Outdoor Sports & Rec Expo: Holiday Edition
The sixth such expo put on by Colorado Springs Young Professionals, in collaboration with other groups
300 people attend on average, but let's see if we can't bring that number up
Vendors include Borealis Fat Bike, Wahoo Fitness, SUP Colorado Springs and more
The H.O.P.E. Foundation will be hosting their coat drive in conjunction with this event, so bring your gently-used or new winter coats
5-8 p.m., Ivywild School, 1604 S. Cascade Ave., facebook.com/cosyoungpros.
Soundtrack for a Revolution
Exploring the Civil Rights Movement through a new lens, this documentary showcases the protest songs and musical artists who influenced a generation
Features archival footage, plus performances of some of these songs by contemporary artists
Director Dan Sturman and producer Dylan Nelson will be on hand to discuss the documentary and the movement itself after the screening
7 p.m., CC's Cornerstone Arts Center, 825 N. Cascade Ave., free, coloradocollege.edu.
This performance is going to be quite the collaboration — GOCA, UCCS' Theatre & Dance Program and New-York-based performing troupe 600 Highwaymen all come together for a mix of dance, theater and music
Explores the idea of the body, how we care for our own and the bodies of others
600 Highwaymen is an award-winning theatrical duo made up of Abigail Browde and Michael Silverstone, who will premiere The Fever in New York in January, with a couple of UCCS students along for the ride
Dec. 1-4 and Dec. 7-10, 7:30 p.m., GOCA 1420 at UCCS, 1429 Austin Bluffs Pkwy., free, reservations required, 255-3567.
Big Bad Voodoo Daddy
Band leader Scotty Morris and drummer Kurt Sondergren started the band in 1989, naming it after an autograph signed by blues legend Albert Collins
You might remember them from the swinging halftime show at Superbowl XXXIII in 1999
They're part of what made swing cool again, heading up the swing revival with a mix of jazz, dixieland and contemporary sounds
As of this year, they've performed more than 2,700 live shows, but that won't make tonight any less special
7:30 p.m., Memorial Hall, 1 City Hall Place, Pueblo, $40-$54, pueblomemorialhall.com.
Bemis School of Art 17th Annual Art Sale
Meet the artists behind Bemis, teachers and producers of fine art
Work for sale is pretty much you-name-it, including pottery, jewelry, paintings, handmade cards, prints, textiles and more
Enjoy some hot cider while you shop, or decorate (and drink from) your own wine glass for a small fee
Interactive art activities are going on all weekend. Keep an eye out!
Dec. 2, 4-8 p.m.; Dec. 3, 10 a.m. to 6 p.m.; and Dec. 4, 11 a.m. to 4 p.m., Bemis School of Art, 818 Pelham Place, csfineartscenter.org.
Your Fathers, Where Are They? And the Prophets, Do They Live Forever?
These days, we've all got a lot of questions we want answered — questions about life, love, our government, how we ended up here and what we need to do to get someplace better. That's why Colton Cobal, director of COUNTER/Weight Theatre Lab's new show, says this play is particularly timely.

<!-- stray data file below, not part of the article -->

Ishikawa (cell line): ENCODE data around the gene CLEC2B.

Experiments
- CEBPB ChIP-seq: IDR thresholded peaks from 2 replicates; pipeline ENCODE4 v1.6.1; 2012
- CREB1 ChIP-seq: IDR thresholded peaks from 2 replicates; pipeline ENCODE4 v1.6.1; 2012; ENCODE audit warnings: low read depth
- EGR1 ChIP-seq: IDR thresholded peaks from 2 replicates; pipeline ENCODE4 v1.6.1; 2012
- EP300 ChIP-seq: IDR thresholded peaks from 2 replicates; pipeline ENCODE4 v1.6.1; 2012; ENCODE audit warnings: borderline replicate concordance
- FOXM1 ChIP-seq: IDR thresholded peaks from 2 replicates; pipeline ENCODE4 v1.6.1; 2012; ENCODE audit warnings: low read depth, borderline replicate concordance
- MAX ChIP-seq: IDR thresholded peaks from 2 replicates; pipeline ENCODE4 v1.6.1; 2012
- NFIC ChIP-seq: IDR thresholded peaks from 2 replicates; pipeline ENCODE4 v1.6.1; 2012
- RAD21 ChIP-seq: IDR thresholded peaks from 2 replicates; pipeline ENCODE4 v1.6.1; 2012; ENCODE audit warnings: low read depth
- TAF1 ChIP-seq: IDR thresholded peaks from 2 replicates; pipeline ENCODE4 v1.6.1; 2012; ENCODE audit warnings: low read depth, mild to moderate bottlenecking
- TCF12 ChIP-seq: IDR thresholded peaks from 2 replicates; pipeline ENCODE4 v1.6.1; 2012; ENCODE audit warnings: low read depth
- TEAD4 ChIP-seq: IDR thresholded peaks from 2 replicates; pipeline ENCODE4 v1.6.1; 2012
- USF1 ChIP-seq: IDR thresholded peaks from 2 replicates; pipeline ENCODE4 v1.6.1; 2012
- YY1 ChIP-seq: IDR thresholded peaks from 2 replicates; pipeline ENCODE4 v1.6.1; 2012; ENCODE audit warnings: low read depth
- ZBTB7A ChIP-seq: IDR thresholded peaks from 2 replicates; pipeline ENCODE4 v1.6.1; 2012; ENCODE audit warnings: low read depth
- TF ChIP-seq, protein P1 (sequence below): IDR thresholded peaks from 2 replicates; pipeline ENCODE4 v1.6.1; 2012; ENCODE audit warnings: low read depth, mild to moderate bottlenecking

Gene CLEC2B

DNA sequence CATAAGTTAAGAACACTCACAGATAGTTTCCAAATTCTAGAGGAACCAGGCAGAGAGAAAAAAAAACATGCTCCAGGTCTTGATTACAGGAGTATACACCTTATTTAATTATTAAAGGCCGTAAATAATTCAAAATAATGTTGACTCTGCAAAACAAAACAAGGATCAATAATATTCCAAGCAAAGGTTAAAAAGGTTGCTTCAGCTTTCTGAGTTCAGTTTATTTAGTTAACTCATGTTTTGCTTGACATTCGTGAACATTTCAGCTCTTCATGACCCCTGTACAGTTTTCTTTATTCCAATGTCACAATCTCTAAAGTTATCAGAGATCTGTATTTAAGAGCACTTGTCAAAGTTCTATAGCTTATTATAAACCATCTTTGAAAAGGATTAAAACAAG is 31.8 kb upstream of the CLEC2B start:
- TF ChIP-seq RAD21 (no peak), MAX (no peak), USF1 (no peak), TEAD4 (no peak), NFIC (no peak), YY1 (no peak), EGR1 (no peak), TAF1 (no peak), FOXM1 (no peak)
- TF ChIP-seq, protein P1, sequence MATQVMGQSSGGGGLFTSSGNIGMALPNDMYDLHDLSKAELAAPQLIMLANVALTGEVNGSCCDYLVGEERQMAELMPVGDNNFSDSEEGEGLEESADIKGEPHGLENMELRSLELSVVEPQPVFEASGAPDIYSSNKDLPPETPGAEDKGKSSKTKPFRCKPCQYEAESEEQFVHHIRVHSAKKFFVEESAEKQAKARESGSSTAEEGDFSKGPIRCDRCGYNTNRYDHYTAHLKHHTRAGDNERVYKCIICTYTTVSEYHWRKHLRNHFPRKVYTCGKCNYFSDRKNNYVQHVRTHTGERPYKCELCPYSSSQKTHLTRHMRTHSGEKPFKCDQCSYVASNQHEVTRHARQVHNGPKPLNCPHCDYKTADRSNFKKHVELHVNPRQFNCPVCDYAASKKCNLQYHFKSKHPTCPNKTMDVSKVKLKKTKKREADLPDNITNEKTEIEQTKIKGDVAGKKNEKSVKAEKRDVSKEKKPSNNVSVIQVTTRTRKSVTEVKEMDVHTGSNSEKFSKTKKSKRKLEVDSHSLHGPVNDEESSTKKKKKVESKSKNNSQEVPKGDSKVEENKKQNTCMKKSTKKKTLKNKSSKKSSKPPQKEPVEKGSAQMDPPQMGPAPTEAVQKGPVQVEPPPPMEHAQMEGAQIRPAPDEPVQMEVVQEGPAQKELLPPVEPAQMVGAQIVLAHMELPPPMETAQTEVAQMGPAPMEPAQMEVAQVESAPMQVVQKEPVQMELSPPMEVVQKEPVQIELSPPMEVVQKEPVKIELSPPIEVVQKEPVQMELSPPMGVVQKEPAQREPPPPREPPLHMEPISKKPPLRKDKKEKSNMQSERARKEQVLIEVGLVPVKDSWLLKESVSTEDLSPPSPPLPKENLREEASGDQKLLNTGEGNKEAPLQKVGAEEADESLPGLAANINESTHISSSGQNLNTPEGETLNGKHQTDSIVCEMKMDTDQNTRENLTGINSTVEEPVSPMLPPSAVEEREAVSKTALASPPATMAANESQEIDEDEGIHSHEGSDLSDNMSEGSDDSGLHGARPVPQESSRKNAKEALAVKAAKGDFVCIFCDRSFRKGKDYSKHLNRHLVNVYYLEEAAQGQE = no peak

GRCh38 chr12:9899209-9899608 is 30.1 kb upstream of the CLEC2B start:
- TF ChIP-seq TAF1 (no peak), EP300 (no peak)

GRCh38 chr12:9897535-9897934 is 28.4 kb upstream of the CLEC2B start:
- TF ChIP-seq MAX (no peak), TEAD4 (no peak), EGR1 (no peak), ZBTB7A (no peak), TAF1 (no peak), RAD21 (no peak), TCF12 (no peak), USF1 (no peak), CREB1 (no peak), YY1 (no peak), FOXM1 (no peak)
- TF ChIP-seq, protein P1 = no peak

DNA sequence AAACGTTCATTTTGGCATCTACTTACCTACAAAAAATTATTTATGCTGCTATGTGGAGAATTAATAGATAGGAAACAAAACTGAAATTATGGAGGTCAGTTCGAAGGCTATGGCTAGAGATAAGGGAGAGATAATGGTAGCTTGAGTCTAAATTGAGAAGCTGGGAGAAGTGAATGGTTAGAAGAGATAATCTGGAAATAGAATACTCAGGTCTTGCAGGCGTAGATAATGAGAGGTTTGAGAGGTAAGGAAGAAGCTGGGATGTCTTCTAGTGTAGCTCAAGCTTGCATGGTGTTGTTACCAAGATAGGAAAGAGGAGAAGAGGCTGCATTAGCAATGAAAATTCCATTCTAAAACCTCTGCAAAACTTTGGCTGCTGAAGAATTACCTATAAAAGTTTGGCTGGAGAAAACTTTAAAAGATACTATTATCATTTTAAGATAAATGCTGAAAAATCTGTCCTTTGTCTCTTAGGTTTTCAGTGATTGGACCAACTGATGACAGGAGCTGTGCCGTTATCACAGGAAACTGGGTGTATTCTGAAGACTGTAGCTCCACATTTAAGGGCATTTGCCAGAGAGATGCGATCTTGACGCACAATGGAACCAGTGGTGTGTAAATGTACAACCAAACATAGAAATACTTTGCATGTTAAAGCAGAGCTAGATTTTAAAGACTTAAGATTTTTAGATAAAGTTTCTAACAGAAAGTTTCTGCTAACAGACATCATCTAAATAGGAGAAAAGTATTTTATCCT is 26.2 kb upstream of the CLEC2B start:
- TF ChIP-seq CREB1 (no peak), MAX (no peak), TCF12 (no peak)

Your Fathers? Where are they? And the Prophets, Do They Live Forever? (originally a Dave Eggers novel) was adapted for this production by stage manager Rachel Fey. It follows the journey of one young man as he kidnaps an astronaut, a congressman and others who he hopes can answer all of life's questions for him — only to find that their answers don't satisfy. More than that, the new questions that arise from these interrogations become overwhelming, and he decides he'd rather just run away from it all.
We've all been there, though maybe without the kidnapping part.
"He's this kind of millennial character," Cobal says, "and he's going through these struggles with identity and with the realization he's going to die one day." Cobal says the protagonist, Thomas, is scared. Scared of death, the government, police brutality, "all things that are relevant right now."
The relevance, however, is only one of the reasons COUNTER/Weight chose to adapt this particular novel. Cobal says they wanted a dramatic script, and one that focused not on the technical aspects of theater, but on the people. "We tried to do a play that was the nitty-gritty of theater, actor-on-actor interaction."
Your Fathers? is definitely that. "I've never seen a play done like this," Cobal says, "where you just have these two-person scenes and all the characters are only interacting through one character the entire time." Moreover, since one of them is always tied up, only Thomas has the freedom to move around. Add in the fact that the whole thing takes place in a warehouse on an abandoned military base, and that doesn't leave much but the actors themselves to carry the show.
That's why Cobal says they came out of auditions with some excellent local talent. With Alexander Risk, Brian Mann, Mark Cannon and Emma Colligan playing the captives, plus COUNTER/Weight artistic director Ethan Everhart in the lead role, they have a cast that can pull its weight.
Fair warning: This is going to be a rough one. The themes are very adult, and the protagonist isn't the only one who might not like the answers to his questions. But if nothing else it will make you think, and every revelation starts with a question, doesn't it?
7:30 p.m. Fridays and Saturdays, 5 p.m. Sundays; through Dec. 18, Cottonwood Center for the Arts, 427 E. Colorado Ave., $6-$10, counterweighttheatre.com.
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